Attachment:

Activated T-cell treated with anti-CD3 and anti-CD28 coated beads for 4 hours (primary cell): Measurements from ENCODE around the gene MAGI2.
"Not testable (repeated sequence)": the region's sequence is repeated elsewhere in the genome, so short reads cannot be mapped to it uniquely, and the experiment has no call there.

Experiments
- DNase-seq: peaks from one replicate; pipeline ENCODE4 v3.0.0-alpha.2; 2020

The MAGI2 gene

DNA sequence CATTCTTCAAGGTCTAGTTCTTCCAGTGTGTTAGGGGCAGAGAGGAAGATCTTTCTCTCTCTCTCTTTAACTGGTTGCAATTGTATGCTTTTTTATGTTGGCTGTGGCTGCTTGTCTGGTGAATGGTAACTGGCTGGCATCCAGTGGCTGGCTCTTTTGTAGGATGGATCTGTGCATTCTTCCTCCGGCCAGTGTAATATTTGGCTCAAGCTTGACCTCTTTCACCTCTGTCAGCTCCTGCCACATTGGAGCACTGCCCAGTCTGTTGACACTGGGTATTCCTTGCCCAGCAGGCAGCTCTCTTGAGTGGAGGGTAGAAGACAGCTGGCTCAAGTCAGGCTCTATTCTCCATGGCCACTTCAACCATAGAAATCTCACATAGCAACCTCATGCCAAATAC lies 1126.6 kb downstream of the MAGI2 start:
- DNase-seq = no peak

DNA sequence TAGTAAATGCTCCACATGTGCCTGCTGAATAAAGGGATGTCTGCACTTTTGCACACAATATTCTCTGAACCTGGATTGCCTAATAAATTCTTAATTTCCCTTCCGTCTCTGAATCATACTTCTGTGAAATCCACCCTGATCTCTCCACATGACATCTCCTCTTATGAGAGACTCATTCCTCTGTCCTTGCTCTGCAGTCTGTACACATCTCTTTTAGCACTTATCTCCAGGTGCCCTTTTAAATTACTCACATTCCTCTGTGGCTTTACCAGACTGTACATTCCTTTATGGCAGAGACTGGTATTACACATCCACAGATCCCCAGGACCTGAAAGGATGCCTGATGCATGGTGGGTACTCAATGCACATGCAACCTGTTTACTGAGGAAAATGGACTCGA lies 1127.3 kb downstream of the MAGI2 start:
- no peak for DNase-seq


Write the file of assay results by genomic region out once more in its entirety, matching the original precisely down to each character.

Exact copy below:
Activated T-cell treated with anti-CD3 and anti-CD28 coated beads for 4 hours (primary cell): Measurements from ENCODE around the gene MAGI2.
"Not testable (repeated sequence)": the region's sequence is repeated elsewhere in the genome, so short reads cannot be mapped to it uniquely, and the experiment has no call there.

Experiments
- DNase-seq: peaks from one replicate; pipeline ENCODE4 v3.0.0-alpha.2; 2020

The MAGI2 gene

DNA sequence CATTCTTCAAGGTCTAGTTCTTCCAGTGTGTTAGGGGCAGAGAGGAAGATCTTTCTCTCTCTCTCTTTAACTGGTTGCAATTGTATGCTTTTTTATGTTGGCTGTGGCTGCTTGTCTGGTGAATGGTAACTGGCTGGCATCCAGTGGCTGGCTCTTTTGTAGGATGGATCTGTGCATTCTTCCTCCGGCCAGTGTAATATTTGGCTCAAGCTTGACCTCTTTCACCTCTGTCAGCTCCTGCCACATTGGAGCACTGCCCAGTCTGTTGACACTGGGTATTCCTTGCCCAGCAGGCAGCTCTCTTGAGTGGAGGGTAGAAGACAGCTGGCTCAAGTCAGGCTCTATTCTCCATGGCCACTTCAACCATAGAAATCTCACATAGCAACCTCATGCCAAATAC lies 1126.6 kb downstream of the MAGI2 start:
- DNase-seq = no peak

DNA sequence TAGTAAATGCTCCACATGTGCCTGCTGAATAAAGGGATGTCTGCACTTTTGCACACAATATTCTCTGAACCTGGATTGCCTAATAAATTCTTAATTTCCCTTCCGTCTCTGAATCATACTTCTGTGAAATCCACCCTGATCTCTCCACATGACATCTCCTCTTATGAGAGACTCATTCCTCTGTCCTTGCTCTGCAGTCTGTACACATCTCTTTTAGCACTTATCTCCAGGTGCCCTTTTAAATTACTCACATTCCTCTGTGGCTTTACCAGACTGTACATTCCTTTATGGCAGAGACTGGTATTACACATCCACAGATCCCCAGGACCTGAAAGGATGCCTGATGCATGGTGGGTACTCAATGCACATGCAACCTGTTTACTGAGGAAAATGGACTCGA lies 1127.3 kb downstream of the MAGI2 start:
- no peak for DNase-seq